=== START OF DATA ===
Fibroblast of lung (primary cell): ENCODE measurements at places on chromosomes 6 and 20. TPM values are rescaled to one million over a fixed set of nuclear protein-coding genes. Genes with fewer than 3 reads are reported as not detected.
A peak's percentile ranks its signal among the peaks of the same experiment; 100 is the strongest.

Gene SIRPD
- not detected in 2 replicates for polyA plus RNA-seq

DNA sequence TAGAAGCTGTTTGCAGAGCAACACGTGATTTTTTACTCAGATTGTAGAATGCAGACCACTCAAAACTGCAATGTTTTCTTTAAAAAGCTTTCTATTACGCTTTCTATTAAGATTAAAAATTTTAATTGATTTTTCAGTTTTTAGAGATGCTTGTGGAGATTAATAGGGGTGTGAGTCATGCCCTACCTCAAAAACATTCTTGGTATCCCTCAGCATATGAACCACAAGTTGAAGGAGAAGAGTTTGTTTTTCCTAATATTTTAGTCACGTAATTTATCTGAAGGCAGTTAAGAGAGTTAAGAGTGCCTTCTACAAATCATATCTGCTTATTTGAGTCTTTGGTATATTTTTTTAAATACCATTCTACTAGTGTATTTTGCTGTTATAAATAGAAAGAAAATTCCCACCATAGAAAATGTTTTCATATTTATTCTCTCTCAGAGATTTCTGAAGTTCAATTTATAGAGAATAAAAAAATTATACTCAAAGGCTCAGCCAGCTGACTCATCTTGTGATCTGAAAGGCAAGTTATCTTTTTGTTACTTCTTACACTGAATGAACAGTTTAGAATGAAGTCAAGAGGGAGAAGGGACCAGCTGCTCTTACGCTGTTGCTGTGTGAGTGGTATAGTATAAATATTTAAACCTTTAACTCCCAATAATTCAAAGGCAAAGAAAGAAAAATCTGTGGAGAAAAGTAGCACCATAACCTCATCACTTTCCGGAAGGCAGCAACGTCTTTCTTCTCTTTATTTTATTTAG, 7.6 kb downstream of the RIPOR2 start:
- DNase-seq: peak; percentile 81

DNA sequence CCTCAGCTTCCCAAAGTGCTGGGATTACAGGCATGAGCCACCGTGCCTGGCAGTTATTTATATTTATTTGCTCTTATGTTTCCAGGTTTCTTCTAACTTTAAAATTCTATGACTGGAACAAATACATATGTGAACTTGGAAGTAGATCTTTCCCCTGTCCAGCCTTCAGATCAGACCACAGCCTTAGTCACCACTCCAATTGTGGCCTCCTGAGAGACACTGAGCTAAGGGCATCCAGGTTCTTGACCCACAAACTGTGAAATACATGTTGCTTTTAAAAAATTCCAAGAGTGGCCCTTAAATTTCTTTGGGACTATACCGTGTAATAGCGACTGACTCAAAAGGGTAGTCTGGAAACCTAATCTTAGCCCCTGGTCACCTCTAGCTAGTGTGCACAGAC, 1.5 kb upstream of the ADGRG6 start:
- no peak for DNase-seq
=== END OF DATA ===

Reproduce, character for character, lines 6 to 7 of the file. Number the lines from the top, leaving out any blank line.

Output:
- DNase-seq: peak; percentile 81

DNA sequence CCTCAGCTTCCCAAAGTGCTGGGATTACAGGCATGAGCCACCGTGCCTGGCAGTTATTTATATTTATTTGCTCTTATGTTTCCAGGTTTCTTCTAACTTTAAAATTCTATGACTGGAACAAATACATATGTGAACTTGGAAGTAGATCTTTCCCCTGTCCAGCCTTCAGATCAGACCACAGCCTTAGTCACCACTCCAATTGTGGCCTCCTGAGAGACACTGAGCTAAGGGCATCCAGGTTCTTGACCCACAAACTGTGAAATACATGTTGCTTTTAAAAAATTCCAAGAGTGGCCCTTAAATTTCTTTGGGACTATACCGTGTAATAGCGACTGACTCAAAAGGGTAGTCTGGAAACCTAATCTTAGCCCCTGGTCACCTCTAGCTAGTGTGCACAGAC, 1.5 kb upstream of the ADGRG6 start: